BOULDER, Colo. Showcasing new tools for widespread development of quantum circuits made of mechanical parts, scientists from the National Institute of Standards and Technology (NIST) have demonstrated a flexible, broadly usable technique for steadily calming the vibrations of an engineered mechanical object down to the quantum "ground state," the lowest possible energy level.
Described in a Nature paper posted online July 6,* the NIST experiments nearly stop the beating motion of a microscopic aluminum drum made of about 1 trillion atoms, placing the drum in a realm governed by quantum mechanics with its energy below a single quantum, or one unit of energy. Like a plucked guitar string that plays the same tone while the sound dissipates, the drum continues to beat 11 million times per second, but its range of motion approaches zero. The cooling technique and drum device together promise new machinery for quantum computing and tests of quantum theory, and could help advance the field of quantum acoustics exploring the quantum nature of mechanical vibrations.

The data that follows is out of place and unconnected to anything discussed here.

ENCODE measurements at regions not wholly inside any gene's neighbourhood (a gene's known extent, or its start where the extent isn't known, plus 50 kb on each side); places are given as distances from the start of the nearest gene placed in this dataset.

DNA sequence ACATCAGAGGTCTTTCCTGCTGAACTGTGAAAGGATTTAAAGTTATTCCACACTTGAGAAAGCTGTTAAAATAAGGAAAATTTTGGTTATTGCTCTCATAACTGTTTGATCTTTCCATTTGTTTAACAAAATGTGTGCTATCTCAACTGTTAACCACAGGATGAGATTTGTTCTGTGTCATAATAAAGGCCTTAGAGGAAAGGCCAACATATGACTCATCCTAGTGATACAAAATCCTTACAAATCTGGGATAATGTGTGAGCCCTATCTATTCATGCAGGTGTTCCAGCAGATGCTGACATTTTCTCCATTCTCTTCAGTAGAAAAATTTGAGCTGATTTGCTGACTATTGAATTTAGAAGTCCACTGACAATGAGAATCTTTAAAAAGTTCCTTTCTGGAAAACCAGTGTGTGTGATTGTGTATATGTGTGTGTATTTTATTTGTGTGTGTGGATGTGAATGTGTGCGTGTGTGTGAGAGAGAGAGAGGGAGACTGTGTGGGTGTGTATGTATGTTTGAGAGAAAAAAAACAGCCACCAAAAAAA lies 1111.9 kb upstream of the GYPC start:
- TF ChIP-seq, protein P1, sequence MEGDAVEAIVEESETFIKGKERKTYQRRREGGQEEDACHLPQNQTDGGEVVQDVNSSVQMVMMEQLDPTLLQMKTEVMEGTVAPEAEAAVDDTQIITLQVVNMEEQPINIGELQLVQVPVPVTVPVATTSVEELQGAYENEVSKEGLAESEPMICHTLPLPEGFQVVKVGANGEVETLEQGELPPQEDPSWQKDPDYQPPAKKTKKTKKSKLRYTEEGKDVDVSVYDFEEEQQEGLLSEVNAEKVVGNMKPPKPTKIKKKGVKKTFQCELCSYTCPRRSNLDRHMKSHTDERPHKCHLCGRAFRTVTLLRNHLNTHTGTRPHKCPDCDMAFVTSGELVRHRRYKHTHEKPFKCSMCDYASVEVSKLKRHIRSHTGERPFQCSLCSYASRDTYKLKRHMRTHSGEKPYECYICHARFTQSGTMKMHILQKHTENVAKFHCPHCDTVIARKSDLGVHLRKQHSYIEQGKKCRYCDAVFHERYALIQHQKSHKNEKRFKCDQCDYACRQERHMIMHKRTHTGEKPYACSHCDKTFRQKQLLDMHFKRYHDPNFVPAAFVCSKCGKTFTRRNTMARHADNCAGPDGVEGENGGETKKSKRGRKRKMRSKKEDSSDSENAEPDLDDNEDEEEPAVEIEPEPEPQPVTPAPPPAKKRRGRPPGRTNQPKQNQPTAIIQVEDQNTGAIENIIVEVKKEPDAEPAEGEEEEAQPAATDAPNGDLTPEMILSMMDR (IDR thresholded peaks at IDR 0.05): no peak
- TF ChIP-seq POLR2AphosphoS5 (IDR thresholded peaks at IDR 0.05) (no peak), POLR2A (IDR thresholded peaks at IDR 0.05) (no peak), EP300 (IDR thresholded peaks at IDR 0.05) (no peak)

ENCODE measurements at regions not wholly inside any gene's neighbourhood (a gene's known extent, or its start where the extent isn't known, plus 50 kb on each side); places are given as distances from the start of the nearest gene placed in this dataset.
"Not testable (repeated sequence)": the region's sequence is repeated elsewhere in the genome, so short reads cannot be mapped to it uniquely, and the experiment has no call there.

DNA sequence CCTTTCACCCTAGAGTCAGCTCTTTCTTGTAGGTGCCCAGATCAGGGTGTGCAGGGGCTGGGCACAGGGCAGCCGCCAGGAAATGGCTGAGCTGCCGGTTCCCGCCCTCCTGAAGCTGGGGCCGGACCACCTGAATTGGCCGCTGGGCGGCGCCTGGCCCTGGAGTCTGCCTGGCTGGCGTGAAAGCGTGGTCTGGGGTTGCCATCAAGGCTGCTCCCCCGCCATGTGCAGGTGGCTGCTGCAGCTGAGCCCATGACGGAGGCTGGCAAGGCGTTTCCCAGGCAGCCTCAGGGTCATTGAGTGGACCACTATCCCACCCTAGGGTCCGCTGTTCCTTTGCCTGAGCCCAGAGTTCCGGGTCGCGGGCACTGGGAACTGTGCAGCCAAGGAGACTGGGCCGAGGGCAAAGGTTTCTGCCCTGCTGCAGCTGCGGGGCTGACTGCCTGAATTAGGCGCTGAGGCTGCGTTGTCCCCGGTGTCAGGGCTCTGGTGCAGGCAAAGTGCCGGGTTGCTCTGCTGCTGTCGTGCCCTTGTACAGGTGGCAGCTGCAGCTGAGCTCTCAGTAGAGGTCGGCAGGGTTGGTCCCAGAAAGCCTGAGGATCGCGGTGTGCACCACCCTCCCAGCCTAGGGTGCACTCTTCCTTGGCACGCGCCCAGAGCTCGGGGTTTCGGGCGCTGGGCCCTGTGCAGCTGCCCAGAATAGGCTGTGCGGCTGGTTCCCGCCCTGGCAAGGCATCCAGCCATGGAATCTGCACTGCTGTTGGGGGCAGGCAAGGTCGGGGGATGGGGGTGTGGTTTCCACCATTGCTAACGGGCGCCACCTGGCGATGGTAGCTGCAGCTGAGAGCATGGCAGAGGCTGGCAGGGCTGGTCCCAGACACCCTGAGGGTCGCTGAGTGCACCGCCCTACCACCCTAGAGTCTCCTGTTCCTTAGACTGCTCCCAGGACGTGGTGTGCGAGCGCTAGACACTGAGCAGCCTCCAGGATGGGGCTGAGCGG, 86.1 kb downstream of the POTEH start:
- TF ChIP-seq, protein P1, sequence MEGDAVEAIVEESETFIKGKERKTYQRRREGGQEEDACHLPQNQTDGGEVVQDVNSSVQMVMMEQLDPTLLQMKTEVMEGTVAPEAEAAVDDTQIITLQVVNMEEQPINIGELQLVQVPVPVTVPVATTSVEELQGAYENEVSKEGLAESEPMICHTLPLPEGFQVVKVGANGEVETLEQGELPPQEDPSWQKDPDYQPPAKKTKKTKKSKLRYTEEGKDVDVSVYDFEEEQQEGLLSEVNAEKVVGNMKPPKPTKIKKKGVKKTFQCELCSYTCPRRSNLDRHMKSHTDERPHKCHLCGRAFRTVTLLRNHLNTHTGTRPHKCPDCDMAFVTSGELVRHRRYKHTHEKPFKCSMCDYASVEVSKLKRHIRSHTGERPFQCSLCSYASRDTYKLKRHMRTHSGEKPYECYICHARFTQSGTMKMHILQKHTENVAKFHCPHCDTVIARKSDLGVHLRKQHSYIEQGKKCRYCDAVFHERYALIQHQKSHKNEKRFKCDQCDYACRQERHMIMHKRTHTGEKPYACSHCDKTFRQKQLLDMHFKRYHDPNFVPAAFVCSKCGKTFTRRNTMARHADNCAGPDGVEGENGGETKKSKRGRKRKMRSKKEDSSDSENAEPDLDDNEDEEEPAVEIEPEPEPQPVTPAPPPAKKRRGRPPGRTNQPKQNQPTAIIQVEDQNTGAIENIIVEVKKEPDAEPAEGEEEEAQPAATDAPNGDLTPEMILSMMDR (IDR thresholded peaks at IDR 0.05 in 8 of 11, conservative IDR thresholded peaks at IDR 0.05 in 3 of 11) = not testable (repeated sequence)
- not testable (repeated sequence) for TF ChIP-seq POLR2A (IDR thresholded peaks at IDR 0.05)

NIST scientists used the pressure of microwave radiation, or light, to calm the motion of the drum, which is embedded in a superconducting circuit.** The circuit is designed so that the drum motion can influence the microwaves inside an electromagnetic cavity. The cooling method takes advantage of the microwave light's tendency to change frequency, if necessary, to match the frequency, or tone, at which the cavity naturally resonates.
"I put in the light at the wrong frequency, and it comes out at the right frequency, and it does that by stealing energy from the drum motion," says John Teufel, a NIST research affiliate who designed the drum. Teufel led the cooling experiments in NIST physicist and co-author Konrad Lehnert's lab at JILA, a joint institute of NIST and the University of Colorado Boulder.
Compared to the first engineered object to
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National Institute of Standards and Technology (NIST)